Q&A: How five Garth Brooks concerts became none
- 9 July 2014
- From the section Northern Ireland
The cancellation of five Garth Brooks concerts in Croke Park was greeted with widespread disappointment, particularly by the 400,000 people who had bought tickets.
The decision came after Dublin City Council granted permission for three out of five proposed concerts for 25-29 July.
Garth Brooks said he would play all the shows or none.
The concerts were then cancelled on Tuesday, 8 July.
Peter Aiken, whose company Aiken Promotions organised the concerts, said that he had never heard of permission being denied to "any other major show in Dublin ever".
For the 400,000 ticket holders seeking a refund, many may wonder how a major event could be cancelled 17 days before they were supposed to take place.
Why were tickets sold for five Garth Brooks shows before they had the permission to go ahead?
In the Republic of Ireland, a major outdoor concert requires a licence from the local authority.
It is standard practice that major concerts are advertised and sold before this licence has been secured.
Most events of this nature are advertised as being subject to licence.
The process and practice is similar in Northern Ireland, where concerts are often advertised before the necessary licences have been granted by the local council.
How does the licence process in the Republic of Ireland work?
Before 2001, a major concert required full planning permission to go ahead.
The law was changed so that a venue could temporarily be used for a one or two-day event, providing it receives a licence from the council.
Under the regulations, any event organiser putting on an outdoor event for more than 5,000 people is required to apply for a licence.
The organiser must advertise their intention to apply and then make the application no more than two weeks later.
The application has to be made at least ten weeks before the event.
The local council cannot reach a decision on the application for five weeks, so the public has enough time to make submissions on the licence.
In what timeframe did Aiken Promotions apply for the Garth Brooks licence?
Aiken Promotions lodged the application on 17 April.
This is 14 weeks before the first proposed concert and ten weeks after all five concerts had sold out.
Peter Aiken said: "In every way we went, we did it exactly how we've done every other show in Ireland."
Why was the application turned down?
Dublin City Council said that it would "not be appropriate" to allow five consecutive nights of concerts.
They said the scale of the events was "unprecedented" and would lead to "an unacceptable level of disruption" for residents and businesses near Croke Park.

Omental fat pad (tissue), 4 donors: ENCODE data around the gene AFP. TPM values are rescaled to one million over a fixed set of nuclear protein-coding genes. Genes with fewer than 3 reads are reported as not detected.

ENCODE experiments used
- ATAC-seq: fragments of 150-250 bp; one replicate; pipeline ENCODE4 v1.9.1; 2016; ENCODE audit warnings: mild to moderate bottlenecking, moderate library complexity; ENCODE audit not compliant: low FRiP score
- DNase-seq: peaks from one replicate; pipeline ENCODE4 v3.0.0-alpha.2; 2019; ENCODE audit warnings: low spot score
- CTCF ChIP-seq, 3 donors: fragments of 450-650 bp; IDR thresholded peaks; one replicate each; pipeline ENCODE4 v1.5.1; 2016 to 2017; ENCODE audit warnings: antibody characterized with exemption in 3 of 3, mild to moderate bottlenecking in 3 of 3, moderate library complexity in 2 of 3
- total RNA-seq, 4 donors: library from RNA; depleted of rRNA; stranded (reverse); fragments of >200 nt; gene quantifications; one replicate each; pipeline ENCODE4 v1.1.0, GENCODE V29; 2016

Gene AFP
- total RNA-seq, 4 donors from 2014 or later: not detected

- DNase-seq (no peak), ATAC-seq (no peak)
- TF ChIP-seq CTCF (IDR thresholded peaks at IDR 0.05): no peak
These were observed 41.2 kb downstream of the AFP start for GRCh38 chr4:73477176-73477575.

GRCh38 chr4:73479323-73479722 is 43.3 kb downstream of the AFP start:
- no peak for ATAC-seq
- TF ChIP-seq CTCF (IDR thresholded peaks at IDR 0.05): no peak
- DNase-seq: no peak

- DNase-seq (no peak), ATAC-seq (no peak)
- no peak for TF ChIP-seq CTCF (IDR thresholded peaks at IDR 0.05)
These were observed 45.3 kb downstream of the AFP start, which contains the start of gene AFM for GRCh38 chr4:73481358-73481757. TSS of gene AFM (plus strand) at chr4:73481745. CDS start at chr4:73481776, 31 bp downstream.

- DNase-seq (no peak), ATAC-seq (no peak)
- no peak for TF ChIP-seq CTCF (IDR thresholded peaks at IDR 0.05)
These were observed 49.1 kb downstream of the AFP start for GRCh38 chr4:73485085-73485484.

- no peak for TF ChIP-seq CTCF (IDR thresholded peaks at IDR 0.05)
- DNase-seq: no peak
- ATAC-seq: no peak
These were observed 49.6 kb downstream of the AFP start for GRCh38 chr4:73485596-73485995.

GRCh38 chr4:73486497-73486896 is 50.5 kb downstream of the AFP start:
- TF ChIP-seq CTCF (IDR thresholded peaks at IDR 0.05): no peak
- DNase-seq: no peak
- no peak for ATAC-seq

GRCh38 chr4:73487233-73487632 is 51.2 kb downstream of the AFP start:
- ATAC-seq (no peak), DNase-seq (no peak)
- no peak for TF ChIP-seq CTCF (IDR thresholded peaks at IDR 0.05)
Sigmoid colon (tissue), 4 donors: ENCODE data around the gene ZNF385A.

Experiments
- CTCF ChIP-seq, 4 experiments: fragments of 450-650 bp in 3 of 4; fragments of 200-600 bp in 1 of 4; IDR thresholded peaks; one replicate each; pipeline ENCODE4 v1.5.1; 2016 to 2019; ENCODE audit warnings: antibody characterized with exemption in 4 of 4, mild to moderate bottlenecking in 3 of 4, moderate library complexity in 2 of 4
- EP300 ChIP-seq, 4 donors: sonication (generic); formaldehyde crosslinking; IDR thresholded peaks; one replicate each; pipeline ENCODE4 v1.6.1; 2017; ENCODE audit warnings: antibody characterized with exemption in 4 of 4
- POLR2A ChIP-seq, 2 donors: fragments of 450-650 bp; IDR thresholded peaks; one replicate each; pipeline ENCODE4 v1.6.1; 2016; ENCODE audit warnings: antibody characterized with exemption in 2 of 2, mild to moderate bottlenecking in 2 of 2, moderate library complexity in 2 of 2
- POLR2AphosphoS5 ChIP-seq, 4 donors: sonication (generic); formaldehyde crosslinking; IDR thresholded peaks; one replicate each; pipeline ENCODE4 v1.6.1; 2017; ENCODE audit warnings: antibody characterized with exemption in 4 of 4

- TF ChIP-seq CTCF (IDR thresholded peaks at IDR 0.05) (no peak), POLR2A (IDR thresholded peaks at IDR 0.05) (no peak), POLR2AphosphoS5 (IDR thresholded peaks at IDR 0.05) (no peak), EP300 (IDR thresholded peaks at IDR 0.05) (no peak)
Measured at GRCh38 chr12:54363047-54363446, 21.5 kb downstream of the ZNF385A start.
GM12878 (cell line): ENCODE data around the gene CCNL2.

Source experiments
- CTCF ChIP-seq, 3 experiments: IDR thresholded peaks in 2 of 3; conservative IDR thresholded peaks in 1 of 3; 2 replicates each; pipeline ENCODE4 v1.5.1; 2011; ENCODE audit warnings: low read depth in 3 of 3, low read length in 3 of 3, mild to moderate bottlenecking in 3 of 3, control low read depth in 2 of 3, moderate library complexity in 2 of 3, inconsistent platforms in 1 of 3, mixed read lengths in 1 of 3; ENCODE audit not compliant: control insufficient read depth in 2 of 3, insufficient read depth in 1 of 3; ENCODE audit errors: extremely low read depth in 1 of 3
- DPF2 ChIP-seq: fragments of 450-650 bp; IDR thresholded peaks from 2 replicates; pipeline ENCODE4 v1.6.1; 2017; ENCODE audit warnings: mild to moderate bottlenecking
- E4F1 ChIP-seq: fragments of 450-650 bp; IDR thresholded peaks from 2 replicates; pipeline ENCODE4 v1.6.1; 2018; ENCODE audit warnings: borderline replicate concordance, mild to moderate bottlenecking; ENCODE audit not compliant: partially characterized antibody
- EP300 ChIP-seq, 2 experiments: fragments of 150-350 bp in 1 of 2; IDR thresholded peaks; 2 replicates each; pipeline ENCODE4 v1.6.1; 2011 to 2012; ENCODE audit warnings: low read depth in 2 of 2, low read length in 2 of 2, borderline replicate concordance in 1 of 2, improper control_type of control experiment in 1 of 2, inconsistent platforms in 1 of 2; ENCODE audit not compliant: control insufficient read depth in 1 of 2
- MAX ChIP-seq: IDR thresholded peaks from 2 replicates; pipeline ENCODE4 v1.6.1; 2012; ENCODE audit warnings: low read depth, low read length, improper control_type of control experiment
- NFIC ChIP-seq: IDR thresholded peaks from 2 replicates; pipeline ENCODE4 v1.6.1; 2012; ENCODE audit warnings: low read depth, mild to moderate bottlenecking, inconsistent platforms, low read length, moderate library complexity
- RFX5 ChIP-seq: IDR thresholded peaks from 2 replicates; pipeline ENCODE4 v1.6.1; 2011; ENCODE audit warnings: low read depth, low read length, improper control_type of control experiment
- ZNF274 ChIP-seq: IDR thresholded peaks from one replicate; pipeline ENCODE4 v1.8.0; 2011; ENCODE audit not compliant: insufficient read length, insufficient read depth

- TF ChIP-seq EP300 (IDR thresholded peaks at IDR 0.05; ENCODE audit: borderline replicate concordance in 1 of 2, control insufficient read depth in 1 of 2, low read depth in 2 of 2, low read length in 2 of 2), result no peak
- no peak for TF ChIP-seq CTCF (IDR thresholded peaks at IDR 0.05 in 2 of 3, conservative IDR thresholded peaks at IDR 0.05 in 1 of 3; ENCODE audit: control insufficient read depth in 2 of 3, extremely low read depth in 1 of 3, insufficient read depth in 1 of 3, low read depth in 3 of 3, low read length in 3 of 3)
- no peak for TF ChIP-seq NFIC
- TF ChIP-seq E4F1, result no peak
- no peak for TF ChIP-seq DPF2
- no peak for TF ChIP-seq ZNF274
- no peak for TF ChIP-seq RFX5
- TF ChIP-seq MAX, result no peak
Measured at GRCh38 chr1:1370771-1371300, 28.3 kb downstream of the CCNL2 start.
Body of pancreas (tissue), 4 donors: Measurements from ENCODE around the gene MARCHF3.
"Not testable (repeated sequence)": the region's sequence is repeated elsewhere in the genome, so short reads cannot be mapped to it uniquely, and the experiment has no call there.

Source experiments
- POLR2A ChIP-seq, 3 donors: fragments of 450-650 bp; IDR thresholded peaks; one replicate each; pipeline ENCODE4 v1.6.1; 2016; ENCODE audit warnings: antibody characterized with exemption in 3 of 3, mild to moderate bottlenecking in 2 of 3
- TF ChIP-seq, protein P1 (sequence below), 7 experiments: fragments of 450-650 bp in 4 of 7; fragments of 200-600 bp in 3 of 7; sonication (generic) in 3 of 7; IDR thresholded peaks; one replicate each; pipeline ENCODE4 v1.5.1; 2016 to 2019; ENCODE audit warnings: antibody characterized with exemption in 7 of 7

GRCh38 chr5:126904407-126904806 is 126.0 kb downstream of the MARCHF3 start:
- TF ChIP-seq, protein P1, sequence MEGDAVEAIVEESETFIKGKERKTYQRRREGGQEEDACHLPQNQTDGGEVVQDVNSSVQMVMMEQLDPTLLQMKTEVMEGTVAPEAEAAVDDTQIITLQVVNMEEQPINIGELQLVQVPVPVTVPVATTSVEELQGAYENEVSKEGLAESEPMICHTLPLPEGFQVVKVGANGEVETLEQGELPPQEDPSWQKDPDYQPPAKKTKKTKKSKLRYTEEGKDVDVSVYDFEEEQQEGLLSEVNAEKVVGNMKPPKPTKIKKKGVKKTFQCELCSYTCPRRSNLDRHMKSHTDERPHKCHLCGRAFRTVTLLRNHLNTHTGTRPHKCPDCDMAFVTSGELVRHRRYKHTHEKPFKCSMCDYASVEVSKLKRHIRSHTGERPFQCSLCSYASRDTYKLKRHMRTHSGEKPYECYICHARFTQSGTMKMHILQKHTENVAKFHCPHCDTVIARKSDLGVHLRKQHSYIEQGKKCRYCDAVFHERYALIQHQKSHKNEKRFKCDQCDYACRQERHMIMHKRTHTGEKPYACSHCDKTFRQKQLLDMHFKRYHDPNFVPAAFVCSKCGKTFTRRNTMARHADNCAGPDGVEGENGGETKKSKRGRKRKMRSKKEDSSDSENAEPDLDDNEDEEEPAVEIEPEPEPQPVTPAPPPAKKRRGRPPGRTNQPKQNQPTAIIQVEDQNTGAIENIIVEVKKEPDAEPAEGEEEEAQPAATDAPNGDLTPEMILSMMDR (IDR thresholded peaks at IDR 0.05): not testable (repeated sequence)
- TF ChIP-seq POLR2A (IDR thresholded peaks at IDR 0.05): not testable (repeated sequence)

The council also said that granting all five concerts, following on from three by One Direction in May, would have doubled the previous maximum number of concerts held at Croke Park per year.
The council had received about 370 submissions from residents, residents' groups and businesses.
Some residents had threatened legal action if the concerts were granted a licence.
Could the decision be appealed?
No. There is no provision for appealing a decision on an events' licence.
The only course of action for Aiken Promotions would have been to seek a judicial review in the courts.
Also, Aiken could not reapply for a licence as there was not enough time for the council to consider it.
Why are residents against the concerts?
Some residents said the proposed five consecutive concerts would have caused huge disruption to the area and their daily lives.
The residents said that they are already subject to regular disruption through the hosting of GAA games at the venue.
They have also accused the GAA, who operate Croke Park, of ignoring the maximum number of concerts allowed in the venue and failing to consult with them about major events.
Why does Croke Park only hold three concerts per year?
When redevelopment of the stadium began in 1993, planning permission was granted on the condition that only three concerts, or special events, are held at Croke Park each year.
This agreement has been kept every year, except 2009, when the venue hosted four concerts - one by Take That and three by U2.
About 80 residents picketed lorries unloading equipment after the final U2 concert, due to two days and nights of continuous activity that caused disruption and disturbance in the area.
Residents groups said there was then an agreement made between them and the GAA about the future staging of concerts.
However, a report in June by mediator Kieran Mulvey, which recommended how concerts should be organised at Croke Park in the future, noted that he saw no written evidence of any such agreement.
Are there any measures being taken to ensure this situation does not happen again?
Fianna Fáil last week published emergency legislation in the Irish parliament, aimed at bringing in an appeals system for event planning.
On Wednesday, Irish prime minister (Taoiseach) Enda Kenny rejected calls to support the bill, but said the government would look at the situation in the future.
The Mulvey report recommended that Croke Park never again be considered to host four or five concerts consecutively and that a legacy fund be set up for the local area.
The recommendations have not yet been agreed by Croke Park residents or the GAA.